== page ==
Contemporary outcomes in women undergoing percutaneous coronary intervention for acute coronary syndromes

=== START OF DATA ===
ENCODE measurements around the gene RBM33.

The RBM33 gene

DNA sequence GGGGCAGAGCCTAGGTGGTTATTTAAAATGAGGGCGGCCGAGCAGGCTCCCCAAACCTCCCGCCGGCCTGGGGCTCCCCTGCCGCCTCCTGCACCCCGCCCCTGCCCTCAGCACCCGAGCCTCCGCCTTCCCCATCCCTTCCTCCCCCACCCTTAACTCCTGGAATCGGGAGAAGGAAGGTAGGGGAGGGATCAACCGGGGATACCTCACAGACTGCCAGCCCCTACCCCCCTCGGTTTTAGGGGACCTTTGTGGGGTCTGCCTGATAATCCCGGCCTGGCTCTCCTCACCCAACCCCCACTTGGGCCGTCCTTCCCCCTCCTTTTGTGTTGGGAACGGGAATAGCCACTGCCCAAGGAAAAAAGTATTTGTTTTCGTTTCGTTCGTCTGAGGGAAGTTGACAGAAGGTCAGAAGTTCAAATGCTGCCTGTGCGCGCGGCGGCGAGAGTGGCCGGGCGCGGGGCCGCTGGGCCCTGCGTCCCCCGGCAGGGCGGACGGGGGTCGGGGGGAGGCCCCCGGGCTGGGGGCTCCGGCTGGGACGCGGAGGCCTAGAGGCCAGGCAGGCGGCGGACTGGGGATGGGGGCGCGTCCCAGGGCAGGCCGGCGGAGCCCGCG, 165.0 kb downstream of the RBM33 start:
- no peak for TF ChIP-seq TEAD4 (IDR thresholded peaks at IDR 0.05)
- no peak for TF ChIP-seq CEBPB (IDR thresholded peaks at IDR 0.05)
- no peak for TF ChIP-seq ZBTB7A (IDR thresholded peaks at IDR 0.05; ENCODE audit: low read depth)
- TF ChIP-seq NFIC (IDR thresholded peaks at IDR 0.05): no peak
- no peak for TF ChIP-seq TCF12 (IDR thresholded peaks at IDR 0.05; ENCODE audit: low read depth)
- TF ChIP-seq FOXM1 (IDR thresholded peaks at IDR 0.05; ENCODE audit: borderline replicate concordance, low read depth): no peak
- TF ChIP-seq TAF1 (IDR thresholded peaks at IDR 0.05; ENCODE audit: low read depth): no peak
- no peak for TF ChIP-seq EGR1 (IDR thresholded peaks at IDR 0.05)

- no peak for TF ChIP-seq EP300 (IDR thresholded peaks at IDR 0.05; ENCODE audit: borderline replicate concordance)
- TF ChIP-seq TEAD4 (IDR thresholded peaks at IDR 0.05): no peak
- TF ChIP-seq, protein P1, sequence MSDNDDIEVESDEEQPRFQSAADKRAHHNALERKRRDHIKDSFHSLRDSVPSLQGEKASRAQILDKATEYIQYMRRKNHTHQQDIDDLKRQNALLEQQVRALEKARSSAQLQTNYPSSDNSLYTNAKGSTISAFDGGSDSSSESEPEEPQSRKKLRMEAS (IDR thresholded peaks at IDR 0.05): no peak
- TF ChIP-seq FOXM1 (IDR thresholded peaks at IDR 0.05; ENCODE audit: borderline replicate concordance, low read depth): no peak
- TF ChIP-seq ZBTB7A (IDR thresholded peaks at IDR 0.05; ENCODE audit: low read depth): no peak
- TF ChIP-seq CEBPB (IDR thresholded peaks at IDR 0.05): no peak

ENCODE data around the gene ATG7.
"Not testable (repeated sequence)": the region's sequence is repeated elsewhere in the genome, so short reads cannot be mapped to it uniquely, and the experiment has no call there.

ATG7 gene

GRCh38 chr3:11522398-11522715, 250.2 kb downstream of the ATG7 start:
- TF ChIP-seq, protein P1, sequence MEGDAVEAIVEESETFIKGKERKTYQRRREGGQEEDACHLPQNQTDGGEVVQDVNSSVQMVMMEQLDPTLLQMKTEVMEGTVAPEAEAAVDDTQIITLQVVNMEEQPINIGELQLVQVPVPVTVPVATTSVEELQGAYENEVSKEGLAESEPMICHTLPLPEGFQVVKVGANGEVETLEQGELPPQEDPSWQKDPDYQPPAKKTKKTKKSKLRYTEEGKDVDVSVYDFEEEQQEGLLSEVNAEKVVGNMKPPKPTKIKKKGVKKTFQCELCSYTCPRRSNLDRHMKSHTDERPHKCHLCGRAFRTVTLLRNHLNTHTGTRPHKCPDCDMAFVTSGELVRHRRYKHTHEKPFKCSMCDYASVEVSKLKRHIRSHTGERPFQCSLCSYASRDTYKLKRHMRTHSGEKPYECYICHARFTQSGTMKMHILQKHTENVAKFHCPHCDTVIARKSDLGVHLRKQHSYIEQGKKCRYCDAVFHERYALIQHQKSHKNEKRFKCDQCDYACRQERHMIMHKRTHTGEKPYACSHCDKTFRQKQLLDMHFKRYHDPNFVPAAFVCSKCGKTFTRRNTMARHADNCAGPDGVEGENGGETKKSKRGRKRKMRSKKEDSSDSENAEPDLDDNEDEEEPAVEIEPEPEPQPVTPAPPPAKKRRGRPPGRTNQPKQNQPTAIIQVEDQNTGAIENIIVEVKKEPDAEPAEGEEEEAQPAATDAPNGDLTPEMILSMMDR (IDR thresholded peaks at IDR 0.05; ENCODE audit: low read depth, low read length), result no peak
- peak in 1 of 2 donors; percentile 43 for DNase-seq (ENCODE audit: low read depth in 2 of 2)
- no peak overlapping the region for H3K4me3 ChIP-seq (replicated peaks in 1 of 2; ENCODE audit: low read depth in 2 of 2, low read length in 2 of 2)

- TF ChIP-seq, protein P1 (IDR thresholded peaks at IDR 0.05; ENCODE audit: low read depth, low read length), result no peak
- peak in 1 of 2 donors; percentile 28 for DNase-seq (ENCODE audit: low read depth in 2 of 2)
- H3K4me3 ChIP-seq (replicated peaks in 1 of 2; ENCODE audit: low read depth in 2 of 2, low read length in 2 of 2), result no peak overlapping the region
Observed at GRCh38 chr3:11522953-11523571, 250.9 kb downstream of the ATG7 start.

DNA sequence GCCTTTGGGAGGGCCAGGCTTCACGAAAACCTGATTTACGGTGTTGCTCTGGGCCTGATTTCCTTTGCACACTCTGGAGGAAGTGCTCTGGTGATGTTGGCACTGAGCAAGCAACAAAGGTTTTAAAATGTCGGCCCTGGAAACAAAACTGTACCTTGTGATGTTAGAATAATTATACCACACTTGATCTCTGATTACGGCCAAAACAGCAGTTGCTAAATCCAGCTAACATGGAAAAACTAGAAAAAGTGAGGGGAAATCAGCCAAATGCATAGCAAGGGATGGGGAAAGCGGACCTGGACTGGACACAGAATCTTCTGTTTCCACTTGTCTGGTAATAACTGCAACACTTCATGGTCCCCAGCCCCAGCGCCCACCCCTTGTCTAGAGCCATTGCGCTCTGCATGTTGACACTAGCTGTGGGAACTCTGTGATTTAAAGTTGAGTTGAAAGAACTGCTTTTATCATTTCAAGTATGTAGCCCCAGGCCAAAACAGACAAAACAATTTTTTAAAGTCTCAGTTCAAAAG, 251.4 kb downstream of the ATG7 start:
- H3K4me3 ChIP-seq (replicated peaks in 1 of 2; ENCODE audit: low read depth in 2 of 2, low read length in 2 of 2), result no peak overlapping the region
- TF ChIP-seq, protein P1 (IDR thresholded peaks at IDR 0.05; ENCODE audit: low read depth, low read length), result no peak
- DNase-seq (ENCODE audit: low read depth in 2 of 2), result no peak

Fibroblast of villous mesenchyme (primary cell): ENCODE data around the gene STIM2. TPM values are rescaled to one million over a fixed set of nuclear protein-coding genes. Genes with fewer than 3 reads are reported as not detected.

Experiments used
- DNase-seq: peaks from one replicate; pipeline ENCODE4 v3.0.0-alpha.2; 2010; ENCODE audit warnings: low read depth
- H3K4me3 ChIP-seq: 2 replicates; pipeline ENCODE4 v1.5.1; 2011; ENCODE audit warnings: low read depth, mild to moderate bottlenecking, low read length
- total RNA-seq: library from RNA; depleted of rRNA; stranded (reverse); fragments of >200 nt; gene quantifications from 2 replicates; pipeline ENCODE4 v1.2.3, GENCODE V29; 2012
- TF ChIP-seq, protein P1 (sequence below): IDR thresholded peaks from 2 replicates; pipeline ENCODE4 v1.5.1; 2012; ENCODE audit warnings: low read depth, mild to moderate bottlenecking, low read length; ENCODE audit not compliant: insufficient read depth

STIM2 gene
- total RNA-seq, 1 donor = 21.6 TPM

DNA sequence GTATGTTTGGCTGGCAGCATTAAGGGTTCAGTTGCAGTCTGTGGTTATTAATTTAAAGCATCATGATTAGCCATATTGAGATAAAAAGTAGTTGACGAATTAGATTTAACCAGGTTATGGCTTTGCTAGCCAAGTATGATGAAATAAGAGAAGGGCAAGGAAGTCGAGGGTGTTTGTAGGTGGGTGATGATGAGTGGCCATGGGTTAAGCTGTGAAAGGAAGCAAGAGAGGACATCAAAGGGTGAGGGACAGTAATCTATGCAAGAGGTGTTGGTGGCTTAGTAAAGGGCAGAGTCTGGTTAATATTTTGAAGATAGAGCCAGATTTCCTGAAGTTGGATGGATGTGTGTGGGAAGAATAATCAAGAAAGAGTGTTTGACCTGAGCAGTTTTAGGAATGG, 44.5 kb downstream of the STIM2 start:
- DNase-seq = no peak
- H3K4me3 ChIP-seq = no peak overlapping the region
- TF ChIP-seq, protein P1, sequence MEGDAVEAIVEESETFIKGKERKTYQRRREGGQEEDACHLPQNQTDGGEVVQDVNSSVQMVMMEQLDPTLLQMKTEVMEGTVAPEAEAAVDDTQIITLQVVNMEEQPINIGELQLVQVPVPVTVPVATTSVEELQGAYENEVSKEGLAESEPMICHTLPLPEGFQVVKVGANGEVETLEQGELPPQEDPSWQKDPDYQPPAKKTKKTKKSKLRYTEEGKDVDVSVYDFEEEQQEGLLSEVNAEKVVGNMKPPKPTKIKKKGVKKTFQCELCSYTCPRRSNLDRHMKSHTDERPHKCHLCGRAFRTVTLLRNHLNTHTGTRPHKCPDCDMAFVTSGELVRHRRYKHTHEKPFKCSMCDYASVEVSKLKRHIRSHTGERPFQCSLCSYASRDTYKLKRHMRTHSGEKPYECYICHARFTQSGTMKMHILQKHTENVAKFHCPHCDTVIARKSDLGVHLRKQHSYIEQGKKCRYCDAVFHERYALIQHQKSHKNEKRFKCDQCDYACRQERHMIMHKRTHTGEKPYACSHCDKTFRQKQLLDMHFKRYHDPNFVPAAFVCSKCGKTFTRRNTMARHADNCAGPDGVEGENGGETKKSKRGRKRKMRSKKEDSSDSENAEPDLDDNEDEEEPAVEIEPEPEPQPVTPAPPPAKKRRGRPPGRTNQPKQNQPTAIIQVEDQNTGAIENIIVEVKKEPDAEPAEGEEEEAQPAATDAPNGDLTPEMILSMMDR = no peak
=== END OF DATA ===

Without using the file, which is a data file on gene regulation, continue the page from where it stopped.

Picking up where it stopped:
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Background: Uncertainty remains as to whether females benefit as much as males from percutaneous coronary intervention (PCI) in the setting of an acute coronary syndrome (ACS). Methods: We compared 802 women with 2151 men presenting with ACS, undergoing PCI from April 2004 to October 2006 from the Melbourne Interventional Group registry. Clinical characteristics, in-hospital, 30-day and 1-year outcomes were compared. Results: Women were older (69.6 ± 11.6 vs. 62.17 ± 12.3 years, p < 0.001), and had more diabetes (27.1% vs. 19.6%, p < 0.001) and hypertension (70.3% vs. 53.9%, p < 0.001) than men. Women were less likely to present with ST-elevation myocardial infarction (30.5% vs. 37.9%, p < 0.001). Bleeding (3.6% vs. 0.8%, p < 0.001) was higher among women. Thirty-day mortality (4.7 vs. 2.4%, p < 0.001) and MACE (10.1 vs. 6.4%, p < 0.001) were higher in women. Gender was an independent predictor of overall MACE at 30 days (OR 1.45, 95% CI 1.04–2.02, p = 0.03) but not death. At 12 months, there were no significant differences in mortality (6.4% vs. 4.8%, p = 0.09), myocardial infarction (5.5% vs. 5.0%, p = 0.64), target vessel revascularization (7.9% vs. 7.0%, p = 0.42) and MACE (16.3% vs. 14%, p = 0.13) between women and men. Conclusions: There is an early hazard amongst women undergoing PCI for ACS, but not at 12 months. These data suggest that gender should not affect the decision to offer PCI but further gender specific studies are warranted.
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